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Non-profit housing leaders put eviction blame on renters, not on Landlords & Property Management Companies

September 21, 2020

Last week, the business news source, MiBiz, posted an article headlined, Well-intentioned’ eviction moratoriums will likely cause homelessness bottleneck, nonprofit leaders say

The article briefly discusses the Centers for Disease Control’s (CDC) call for a halt to housing evictions until the end of the year. The CDC has called for the halt to housing evictions as a means to reduce or minimize the spread of COVID 19. 

However, the bulk of the article is based on the responses to this announcement from three are housing assistance organizations; Well House, Mel Trotter Ministries and Degage Ministries. Here is a sample of what each of them had to say:

John Glover – Well House: Eviction moratoriums issued throughout the pandemic have been “well-intentioned,” but they let people get behind on their rent who may already struggle with financial discipline.

Dennis Van Kampen – Mel Trotter Ministries: The rent that they haven’t paid isn’t going away, it’s just accruing, and most people will not be able to have several months of rent in their savings account. They should also start thinking about looking for a place that charges less in rent.

Most landlords we work with want to keep their properties full and people renting them. Now they have the challenge of not having income coming in, so they can’t pay their bills but they also don’t want to evict people.

Marge Palmerlee – Degage Ministries: During a stressful time like this, anxieties rise, but we’re trying to always assure people we’ll be here to walk alongside them.”

What is instructive about the comments from these non-profit housing groups is the fact that they are critical of the CDC’s anti-eviction position, they are empathetic to landlords, and they place blame with tenants and their behavior.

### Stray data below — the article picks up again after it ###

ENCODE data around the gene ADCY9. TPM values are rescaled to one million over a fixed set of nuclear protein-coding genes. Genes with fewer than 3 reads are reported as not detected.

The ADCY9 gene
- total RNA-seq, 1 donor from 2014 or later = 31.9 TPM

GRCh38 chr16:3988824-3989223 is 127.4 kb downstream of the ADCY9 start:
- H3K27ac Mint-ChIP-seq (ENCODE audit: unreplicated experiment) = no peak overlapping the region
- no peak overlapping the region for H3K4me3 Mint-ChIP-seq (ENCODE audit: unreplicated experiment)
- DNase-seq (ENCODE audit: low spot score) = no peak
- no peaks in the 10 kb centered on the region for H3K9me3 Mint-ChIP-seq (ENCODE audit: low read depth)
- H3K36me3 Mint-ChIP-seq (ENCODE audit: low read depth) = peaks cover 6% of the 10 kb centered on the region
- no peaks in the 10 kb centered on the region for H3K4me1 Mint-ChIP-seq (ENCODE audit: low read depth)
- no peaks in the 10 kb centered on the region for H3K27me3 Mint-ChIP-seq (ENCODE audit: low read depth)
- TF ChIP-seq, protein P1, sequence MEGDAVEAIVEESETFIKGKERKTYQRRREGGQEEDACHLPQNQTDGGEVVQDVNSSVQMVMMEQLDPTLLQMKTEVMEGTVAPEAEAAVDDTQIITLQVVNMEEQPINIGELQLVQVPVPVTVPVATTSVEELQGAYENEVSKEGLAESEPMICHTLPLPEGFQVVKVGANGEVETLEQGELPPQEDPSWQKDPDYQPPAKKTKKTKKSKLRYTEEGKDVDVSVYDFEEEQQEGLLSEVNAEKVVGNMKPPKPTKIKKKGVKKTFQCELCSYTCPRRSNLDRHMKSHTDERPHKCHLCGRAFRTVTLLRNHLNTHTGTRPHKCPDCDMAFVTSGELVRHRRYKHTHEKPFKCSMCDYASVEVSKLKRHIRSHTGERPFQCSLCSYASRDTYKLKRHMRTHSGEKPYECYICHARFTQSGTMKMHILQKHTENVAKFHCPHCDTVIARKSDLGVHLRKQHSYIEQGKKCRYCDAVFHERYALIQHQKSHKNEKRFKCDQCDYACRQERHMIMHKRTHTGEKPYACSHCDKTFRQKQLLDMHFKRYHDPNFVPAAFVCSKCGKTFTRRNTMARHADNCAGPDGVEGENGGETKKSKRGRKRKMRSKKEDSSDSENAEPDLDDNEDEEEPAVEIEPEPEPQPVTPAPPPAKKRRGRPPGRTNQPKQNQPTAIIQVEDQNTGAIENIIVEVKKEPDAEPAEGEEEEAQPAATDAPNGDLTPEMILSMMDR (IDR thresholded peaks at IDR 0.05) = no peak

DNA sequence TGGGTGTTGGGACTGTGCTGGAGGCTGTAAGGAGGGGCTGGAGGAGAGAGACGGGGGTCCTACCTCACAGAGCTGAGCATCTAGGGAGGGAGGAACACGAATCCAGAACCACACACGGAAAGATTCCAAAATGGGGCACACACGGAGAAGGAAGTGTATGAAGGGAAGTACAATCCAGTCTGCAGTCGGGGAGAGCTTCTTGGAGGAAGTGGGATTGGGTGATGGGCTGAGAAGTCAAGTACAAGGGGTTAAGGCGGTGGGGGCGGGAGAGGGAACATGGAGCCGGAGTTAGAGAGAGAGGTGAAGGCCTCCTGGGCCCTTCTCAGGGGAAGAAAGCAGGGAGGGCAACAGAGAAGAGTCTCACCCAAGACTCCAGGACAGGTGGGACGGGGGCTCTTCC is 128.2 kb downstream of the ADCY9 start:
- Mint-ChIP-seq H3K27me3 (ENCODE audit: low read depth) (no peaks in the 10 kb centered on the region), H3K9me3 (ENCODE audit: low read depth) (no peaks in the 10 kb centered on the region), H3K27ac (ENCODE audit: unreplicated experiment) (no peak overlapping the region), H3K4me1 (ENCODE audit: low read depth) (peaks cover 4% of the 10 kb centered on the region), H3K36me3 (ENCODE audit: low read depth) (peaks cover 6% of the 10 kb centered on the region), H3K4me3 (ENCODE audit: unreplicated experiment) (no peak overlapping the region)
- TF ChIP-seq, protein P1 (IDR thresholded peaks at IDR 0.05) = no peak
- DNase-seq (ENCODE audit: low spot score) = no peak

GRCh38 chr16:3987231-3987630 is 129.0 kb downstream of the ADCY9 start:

Such comments are in stark contrast to what the housing justice movement is taking, which not only centers the lived experience of tenants, but to also provide a substantial critique of landlords, property management companies and the system that exploits tenants all across the country.

What groups across Michigan, as well as the Grand Rapids Area Tenant Union, are taking can be summed up by the following information they have been sharing with tenants, since the CDC’s announcement.

1) This ban only protects tenants from being evicted for non-payment of rent.

2) Landlords can evict tenants who they believe ‘pose harm to the rental unit or a physical threat to others’, or tenants conducting illegal activity; Therefore,

3) This ban is another demonstration of collusion between property owners and law enforcement against tenants.

4) Local courts may decide to continue accepting filings and holding eviction hearings throughout the ban, so long as landlords do not remove tenants from their units until after Dec. 31st.

5) The ban ends on January 1st, in the middle of winter.

6) The ban is not accompanied by any further financial aid to assist people who have lost income as a result of COVID-19.

7) We are moving into the colder months, and tenants will have to choose between paying some or all of their rent and keeping their heat on.


We understand that the non-profit housing groups are concerned about what will happen come January, when the eviction moratorium ends. However, instead of making demeaning comments about those who are facing housing insecurity, these groups should be acting in solidarity with people facing eviction or at least direct them to groups like the Grand Rapids Area Tenant Union, which centers the lived experience of tenants, since it is primarily made up of those who are tenants.

Check out the Grand Rapids Area Tenant Union, by going to their Facebook page and find out how tenants can support each other and build the kind of political power necessary to challenge the exploitative practices of landlords and property management companies. 

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